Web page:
The shales and gravels are rich with fossils. Best of all -- especially for schoolchildren more used to "look but don't touch" field trips -- visitors get to keep the ancient creatures they find.

"I don't think we'll ever run out of fossils," Bastedo tells those unfamiliar with the deeply layered deposits at the site. "It's an inexhaustible supply."

The moonscape-like quality of the site, a gash of gray stones and mud surrounded by increasingly developed residential and industrial neighborhoods, belies its increasing popularity. There were about 30,000 visitors in 1999 and 40,000 last year. This year's season tally isn't yet complete, but Bastedo expects about a 30 percent increase.

And that has triggered plans for an expansion of services. There are now two simple shelters, but the natural history society dreams of nature trails and a new visitor center, with exhibit and classroom space as well as amenities for day-long digging expeditions or night-long star-gazing outings at the site.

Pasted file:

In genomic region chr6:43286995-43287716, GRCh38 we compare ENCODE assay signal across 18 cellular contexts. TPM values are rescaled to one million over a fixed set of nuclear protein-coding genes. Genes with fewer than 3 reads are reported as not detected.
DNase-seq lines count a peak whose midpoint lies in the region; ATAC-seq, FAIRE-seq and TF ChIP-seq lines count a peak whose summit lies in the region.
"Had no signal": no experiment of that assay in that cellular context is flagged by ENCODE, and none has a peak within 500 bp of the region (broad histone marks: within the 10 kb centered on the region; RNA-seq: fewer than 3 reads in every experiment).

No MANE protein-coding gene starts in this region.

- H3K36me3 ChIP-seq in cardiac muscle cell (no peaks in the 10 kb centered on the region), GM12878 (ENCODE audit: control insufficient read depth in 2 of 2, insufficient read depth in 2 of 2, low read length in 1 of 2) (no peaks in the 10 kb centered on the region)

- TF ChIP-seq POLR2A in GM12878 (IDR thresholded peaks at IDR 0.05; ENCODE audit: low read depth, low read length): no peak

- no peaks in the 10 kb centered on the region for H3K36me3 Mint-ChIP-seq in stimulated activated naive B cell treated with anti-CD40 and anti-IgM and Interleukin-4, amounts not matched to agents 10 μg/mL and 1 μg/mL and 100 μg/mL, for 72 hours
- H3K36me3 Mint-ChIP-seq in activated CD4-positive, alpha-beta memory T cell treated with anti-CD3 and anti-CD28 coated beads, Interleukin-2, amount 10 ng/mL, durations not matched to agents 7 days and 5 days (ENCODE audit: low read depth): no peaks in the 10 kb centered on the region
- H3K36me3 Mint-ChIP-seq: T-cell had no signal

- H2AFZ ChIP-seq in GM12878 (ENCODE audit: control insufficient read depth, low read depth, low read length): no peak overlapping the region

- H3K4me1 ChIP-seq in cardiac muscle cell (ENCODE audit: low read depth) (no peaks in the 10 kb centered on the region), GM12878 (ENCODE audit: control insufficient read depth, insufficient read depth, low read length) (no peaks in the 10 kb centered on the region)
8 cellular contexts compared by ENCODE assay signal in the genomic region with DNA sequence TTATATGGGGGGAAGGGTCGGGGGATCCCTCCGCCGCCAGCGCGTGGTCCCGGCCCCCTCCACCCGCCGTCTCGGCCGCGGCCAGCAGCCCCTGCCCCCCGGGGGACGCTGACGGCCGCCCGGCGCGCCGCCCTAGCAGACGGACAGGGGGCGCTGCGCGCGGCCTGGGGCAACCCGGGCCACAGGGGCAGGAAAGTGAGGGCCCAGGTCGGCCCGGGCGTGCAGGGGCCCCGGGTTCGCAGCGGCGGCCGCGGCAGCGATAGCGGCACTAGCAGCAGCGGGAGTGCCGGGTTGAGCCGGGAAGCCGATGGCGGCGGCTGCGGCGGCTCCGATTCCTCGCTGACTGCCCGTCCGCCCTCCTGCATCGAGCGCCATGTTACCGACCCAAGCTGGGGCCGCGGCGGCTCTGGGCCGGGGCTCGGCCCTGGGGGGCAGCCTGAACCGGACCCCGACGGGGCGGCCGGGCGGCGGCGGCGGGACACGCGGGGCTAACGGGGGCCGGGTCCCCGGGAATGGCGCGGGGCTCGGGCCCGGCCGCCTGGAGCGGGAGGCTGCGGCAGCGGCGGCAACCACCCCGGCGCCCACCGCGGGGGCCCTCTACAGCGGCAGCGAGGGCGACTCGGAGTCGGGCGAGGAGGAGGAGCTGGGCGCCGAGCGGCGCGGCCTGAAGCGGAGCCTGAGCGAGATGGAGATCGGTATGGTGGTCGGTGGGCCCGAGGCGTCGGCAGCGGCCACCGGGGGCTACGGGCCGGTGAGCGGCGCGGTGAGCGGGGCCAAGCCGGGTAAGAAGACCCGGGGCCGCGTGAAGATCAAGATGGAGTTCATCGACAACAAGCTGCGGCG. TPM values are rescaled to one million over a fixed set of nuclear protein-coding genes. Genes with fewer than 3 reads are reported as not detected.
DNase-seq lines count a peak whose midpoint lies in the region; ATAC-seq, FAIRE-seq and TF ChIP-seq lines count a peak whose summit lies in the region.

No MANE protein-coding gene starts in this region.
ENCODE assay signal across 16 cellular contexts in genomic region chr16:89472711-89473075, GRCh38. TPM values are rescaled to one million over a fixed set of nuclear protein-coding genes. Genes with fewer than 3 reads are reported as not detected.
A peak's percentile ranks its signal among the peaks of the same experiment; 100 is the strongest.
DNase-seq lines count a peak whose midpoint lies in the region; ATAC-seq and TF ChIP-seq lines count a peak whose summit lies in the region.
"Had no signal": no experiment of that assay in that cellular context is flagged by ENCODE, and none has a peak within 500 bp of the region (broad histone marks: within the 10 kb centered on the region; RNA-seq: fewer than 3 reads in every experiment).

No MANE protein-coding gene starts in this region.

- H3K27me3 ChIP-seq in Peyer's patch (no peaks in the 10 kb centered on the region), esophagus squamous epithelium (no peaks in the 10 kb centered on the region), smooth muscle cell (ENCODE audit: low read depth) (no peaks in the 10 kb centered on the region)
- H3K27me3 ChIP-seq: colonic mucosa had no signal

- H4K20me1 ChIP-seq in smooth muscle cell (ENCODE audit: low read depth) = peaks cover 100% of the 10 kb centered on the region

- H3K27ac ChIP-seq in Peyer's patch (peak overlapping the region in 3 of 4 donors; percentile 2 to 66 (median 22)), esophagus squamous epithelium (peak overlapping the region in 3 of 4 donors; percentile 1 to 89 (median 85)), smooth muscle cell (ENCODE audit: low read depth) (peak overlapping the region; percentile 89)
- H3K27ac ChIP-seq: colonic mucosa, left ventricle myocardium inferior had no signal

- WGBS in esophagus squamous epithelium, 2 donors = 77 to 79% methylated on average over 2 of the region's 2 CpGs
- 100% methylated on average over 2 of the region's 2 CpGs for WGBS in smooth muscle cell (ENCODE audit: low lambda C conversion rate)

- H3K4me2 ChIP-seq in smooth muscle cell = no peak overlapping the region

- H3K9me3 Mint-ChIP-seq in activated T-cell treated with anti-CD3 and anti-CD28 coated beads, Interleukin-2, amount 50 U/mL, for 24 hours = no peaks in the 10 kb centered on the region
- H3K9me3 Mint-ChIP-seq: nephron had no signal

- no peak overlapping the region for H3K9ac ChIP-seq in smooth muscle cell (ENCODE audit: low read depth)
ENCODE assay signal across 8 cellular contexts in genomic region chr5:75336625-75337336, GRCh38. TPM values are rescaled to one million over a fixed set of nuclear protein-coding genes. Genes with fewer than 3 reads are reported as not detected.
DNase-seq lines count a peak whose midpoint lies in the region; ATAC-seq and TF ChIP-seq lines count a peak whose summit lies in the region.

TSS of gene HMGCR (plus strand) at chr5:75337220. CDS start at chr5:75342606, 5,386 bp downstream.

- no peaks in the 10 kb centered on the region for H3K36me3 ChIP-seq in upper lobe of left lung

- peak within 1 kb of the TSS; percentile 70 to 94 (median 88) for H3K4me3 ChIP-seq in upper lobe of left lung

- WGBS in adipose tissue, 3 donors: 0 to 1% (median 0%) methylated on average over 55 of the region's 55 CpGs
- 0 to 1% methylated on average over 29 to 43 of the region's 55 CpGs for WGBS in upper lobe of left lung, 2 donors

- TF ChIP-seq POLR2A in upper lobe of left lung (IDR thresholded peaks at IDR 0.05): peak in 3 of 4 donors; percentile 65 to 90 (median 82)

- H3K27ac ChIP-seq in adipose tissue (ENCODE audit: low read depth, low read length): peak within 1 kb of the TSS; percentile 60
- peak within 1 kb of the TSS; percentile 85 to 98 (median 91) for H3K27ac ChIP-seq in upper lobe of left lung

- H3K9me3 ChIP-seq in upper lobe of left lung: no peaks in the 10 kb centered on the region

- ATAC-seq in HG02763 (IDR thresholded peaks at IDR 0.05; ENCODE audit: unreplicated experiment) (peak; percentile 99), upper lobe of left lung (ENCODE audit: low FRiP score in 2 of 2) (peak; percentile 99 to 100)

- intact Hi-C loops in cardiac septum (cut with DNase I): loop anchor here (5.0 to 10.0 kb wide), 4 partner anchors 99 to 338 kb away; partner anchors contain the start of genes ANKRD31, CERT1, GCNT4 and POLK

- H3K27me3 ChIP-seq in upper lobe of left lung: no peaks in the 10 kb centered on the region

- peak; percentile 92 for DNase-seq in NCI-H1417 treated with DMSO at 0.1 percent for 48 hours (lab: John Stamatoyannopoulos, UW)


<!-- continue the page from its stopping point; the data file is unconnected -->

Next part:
Hamburg Rep. Jack Quinn backs that idea, and is seeking a $50,000 federal grant to further the ambitious $1.75 million project. "It's definitely worthwhile," he said.

The society also wants to expand access for people in wheelchairs. Local grant-making organizations have been asked to consider funding a system of nature trails to help do that and allow for low-impact tours of the wetland habitats. Walkways also would improve access to the fossil zones across areas that quickly turn muddy when it rains.